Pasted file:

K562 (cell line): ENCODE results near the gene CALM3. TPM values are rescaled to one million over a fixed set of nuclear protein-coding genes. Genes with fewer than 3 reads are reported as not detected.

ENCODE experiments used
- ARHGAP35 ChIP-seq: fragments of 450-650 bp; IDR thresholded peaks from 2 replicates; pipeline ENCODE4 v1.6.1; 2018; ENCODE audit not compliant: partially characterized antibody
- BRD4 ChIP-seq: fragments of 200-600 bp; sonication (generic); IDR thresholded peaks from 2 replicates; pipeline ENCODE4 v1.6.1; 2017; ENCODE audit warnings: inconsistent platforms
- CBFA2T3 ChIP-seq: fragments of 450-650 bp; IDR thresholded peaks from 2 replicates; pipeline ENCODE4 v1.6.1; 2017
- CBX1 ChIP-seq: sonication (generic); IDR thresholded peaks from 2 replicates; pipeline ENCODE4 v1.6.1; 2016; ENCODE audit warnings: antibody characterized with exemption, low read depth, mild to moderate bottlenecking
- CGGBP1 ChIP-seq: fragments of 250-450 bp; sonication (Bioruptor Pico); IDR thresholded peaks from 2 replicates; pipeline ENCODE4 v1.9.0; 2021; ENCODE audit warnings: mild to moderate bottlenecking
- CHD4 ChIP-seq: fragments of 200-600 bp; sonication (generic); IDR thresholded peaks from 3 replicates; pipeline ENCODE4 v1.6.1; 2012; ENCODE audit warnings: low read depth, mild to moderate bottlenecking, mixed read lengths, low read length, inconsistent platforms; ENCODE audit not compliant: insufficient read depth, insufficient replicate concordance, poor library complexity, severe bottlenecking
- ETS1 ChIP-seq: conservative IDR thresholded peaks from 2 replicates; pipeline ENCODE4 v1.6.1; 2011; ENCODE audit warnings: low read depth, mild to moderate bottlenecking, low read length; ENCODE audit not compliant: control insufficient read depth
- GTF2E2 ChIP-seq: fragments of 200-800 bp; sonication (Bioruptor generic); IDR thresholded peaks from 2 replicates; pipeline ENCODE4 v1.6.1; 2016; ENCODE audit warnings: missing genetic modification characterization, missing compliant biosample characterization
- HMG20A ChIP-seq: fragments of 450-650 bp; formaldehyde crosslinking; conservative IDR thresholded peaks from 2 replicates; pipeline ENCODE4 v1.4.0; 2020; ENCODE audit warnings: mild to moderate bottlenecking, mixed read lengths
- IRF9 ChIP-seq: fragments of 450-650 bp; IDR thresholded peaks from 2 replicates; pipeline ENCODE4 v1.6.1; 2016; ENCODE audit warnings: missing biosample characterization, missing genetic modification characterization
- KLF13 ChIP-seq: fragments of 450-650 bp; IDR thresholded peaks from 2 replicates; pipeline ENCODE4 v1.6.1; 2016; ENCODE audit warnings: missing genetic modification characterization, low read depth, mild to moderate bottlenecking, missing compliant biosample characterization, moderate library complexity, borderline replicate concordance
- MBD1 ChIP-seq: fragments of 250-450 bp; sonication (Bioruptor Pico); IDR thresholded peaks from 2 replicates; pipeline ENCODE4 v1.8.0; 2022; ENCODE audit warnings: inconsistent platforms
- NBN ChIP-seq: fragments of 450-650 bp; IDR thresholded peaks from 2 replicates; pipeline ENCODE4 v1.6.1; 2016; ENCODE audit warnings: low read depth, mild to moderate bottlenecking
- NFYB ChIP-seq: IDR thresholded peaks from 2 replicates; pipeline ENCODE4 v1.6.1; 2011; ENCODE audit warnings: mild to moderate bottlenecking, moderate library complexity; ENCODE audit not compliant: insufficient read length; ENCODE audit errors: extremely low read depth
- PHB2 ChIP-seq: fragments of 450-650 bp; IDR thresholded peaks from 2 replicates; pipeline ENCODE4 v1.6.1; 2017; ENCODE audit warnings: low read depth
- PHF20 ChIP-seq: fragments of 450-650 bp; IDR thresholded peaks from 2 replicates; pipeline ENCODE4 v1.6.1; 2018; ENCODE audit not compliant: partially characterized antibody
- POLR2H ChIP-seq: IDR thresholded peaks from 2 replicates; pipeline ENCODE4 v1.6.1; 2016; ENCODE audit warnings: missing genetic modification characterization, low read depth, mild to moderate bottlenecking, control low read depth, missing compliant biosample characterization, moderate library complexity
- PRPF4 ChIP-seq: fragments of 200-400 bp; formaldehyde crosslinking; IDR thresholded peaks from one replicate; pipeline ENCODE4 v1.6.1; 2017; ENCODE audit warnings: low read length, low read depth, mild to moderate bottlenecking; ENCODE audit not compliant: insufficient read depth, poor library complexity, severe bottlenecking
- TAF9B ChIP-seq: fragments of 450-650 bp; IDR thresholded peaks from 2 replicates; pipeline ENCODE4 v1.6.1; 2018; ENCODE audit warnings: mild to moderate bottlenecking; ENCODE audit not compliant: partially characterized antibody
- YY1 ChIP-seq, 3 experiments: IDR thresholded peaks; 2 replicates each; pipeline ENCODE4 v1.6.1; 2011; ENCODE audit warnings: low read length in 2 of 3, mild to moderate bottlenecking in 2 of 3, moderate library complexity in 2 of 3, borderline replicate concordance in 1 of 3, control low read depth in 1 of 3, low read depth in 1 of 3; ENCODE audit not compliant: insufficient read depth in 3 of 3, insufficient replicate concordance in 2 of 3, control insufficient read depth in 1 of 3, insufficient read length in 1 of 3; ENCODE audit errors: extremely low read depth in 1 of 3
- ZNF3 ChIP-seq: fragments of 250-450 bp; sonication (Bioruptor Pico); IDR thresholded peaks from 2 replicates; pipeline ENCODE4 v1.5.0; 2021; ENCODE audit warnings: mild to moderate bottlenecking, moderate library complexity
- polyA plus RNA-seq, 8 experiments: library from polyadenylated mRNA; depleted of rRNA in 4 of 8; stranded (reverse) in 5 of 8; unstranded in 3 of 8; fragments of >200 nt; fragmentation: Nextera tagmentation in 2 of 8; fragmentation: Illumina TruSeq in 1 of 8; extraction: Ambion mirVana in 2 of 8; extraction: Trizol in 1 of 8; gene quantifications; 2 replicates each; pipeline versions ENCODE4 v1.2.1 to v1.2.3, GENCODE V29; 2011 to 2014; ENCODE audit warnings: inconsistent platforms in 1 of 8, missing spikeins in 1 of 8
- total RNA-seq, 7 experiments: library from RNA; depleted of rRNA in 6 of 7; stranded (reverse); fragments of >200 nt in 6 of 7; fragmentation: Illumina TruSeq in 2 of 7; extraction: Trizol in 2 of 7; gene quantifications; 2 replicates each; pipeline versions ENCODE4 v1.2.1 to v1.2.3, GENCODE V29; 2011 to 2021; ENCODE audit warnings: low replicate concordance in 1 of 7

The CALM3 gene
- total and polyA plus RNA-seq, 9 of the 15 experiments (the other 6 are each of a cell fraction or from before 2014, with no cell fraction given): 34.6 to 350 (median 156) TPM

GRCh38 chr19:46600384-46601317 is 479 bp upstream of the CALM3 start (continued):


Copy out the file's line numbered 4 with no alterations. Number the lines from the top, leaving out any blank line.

- BRD4 ChIP-seq: fragments of 200-600 bp; sonication (generic); IDR thresholded peaks from 2 replicates; pipeline ENCODE4 v1.6.1; 2017; ENCODE audit warnings: inconsistent platforms